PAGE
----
How much time do you spend in the kitchen for your toddler? How much time do you spend in the kitchen with your toddler? Toddlers need to eat far more often than three meals a day—five meals or snacks, minimum, is the current recommendation—so you may sometimes feel like you’re never done sorting out toddler food. Maybe you’d rather be taking a watch, cruising Facebook, or spending quality time with your little guy or girl. But cooking for your toddler can be fun if you go the right way about it, and it’s extra-special if you can think of ways to include your toddler in the food preparations and let him learn to ‘cook’ with you.
The good news is, most toddler recipes are so simple they don’t take long to make—and it’s usually easy to find little ways in which your toddler can help. Healthy snacks for toddlers are made of whole, fresh foods, an you can get your small kitchen helper hard at work washing veggies or even peeling them—with a child-safe peeler, of-course.
If cooking for a toddler is so easy and can even be done when the little guy is helping you, why is toddler eating such a worry-inducing concept for many parents? Part of it is that toddlers are naturally picky. If they decide they don’t like something, they don’t, and a thousand parental tears and tricks may not be able to change that. The challenge, then, is that of toddler nutrition: getting good nutritious food into a little person who might have decided he doesn’t like the way nutritious food looks.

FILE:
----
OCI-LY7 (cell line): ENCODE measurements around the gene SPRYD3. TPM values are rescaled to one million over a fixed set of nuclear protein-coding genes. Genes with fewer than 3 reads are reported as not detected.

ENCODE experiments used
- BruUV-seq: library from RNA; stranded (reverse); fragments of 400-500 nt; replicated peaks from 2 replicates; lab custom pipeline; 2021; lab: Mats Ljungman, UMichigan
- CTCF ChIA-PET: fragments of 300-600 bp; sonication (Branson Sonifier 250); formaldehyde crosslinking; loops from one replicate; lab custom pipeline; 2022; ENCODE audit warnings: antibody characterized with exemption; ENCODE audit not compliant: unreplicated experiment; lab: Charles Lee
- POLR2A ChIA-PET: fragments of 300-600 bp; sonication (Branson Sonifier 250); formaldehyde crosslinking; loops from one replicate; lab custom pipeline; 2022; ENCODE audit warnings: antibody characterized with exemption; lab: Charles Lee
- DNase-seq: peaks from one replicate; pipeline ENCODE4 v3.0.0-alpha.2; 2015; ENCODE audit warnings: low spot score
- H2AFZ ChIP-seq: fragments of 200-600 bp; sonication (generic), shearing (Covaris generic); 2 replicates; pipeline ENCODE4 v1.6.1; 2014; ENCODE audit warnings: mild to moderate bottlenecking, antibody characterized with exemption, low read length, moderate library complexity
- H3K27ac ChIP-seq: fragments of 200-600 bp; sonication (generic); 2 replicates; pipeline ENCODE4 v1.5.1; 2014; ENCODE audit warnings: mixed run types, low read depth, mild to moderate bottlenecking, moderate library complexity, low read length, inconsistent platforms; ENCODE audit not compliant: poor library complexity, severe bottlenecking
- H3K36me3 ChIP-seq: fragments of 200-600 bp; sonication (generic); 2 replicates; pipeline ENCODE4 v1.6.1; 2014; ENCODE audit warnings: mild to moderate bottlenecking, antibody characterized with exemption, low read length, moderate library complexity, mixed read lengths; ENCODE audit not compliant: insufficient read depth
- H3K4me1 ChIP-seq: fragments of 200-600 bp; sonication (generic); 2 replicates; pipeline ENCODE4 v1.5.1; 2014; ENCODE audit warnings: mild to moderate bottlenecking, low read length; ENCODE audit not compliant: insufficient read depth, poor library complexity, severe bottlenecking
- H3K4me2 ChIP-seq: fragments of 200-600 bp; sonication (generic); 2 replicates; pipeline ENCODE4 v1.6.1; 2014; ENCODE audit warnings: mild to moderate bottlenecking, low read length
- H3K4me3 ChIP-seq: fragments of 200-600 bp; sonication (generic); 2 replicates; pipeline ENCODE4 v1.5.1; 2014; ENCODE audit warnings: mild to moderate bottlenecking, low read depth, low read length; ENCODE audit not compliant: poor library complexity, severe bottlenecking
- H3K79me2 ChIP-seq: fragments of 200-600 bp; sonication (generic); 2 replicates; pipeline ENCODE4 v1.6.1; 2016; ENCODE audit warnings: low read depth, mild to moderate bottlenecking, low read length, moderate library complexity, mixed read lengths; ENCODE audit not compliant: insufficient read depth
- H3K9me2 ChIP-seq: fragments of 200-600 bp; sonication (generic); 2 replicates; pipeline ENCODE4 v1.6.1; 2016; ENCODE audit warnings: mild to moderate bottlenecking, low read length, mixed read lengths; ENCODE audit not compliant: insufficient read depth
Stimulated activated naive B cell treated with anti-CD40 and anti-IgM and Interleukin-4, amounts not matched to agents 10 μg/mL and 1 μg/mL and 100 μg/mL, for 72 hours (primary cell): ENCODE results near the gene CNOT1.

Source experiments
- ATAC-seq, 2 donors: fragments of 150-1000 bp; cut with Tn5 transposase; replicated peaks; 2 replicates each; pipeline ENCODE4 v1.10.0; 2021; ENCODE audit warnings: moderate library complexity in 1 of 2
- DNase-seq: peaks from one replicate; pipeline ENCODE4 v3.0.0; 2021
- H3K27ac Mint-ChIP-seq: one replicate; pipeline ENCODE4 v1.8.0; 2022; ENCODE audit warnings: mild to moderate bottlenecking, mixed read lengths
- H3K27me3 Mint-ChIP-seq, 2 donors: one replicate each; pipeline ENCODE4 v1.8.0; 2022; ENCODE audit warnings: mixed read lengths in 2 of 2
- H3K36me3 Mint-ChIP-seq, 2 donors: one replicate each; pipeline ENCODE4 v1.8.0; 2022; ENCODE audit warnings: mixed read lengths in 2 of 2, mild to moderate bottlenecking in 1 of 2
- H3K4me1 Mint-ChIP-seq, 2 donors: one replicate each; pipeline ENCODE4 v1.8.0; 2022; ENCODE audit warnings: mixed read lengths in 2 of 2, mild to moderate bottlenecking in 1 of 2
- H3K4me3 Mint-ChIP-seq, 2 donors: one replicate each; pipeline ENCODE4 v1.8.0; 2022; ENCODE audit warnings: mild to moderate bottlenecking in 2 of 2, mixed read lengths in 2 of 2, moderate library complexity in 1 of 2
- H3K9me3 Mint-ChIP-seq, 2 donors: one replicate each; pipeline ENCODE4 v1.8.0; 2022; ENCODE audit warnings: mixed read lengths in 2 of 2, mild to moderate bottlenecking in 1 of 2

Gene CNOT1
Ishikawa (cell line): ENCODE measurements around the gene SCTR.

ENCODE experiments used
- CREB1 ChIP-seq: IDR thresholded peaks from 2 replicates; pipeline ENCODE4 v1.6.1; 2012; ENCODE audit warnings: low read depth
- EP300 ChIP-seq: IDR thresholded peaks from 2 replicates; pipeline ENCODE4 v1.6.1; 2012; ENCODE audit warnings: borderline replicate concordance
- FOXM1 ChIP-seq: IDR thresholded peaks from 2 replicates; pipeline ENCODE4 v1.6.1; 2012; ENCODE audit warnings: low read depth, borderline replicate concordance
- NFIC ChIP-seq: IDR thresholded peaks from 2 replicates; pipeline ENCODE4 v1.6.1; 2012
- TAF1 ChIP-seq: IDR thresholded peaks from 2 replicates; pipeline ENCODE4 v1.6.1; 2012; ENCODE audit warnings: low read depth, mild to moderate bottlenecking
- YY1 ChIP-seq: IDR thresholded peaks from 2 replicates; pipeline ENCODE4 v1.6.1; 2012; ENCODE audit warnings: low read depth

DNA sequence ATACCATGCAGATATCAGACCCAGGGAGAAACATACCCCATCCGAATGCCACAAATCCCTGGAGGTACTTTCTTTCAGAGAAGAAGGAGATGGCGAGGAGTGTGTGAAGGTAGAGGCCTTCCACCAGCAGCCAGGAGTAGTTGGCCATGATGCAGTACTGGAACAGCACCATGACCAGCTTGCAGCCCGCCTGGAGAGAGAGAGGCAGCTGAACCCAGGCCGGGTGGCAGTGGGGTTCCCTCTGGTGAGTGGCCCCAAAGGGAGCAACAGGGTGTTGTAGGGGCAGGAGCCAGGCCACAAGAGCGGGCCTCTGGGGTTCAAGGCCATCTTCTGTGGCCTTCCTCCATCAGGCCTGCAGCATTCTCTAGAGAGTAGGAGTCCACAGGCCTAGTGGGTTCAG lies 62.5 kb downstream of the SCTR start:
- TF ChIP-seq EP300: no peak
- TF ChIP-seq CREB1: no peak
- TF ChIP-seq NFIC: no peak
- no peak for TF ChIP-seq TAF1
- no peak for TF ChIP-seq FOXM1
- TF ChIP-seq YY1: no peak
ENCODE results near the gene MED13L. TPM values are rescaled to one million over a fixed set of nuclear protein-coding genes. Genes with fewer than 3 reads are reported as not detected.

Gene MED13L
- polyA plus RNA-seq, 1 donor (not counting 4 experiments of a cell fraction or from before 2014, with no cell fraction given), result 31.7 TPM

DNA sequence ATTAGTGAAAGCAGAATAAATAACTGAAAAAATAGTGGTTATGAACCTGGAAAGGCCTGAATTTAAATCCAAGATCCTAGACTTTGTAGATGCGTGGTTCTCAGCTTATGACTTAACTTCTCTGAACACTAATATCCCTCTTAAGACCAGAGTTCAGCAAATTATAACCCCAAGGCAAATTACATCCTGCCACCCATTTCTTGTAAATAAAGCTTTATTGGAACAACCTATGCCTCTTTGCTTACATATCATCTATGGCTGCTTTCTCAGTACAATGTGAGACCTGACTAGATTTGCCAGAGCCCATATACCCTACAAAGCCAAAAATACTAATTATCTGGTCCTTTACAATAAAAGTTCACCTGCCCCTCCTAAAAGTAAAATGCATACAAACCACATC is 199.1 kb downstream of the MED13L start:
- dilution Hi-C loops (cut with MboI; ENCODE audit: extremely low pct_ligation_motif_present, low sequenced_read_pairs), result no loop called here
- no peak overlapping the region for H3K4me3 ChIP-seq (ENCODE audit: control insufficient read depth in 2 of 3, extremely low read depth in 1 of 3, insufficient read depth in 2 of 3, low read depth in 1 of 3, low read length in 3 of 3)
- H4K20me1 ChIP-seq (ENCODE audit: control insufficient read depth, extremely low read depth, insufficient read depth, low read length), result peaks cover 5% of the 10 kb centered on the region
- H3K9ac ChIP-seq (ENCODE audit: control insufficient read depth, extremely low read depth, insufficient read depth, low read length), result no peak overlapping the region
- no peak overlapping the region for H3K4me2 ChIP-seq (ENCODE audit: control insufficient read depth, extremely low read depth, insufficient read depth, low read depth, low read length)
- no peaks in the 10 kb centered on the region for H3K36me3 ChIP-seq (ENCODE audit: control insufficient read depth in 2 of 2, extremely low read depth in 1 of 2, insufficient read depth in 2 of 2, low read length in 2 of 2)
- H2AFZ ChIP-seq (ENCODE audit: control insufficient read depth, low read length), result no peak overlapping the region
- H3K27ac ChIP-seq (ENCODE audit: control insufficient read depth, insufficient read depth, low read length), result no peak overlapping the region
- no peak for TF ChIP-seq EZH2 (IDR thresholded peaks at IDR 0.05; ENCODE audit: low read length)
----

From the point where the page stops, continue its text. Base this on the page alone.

That’s where imaginative recipes for toddlers come in; a toddler recipe that combines appetizing looks with good nutritive content is a clear winner in any book. Snacks for toddlers are one way of getting body-building goodness into your little person in small, easy to eat portions, and if you know your child is getting healthy snacks you need worry less about the meals.
Are all adult foods safe foods for toddlers? Almost, but not quite. Things that are really healthy for adults are generally healthy for toddlers too, but some foods that adults can eat in moderation are best avoided entirely by toddlers. These include:
• Caffeinated drinks like coffee, mountain dew, or cocoa-cola
• Foods with high amounts of preservatives or with artificial colors
• Foods with MSG
• Anything containing alcohol, even in small amounts
A toddler should also only be given small quantities of sugary foods, as these can wreck havoc on his blood-sugar levels and set him up for future diabetes or obesity. A cookie should be a treat, not a regular snack.
Of course, your child might also have a toddler food allergy, and then you’ll have to be super-careful about having him avoid whatever triggers his allergies. Some food allergies are relatively benign, others are life threatening. It might help you to realize that most toddler food allergies are outgrown as the child reaches school age; you will most likely not have to deal with this forever.
Have fun cooking for your toddler; remember, this is only a short phase, and it won’t be long before you’ll be packing school lunches!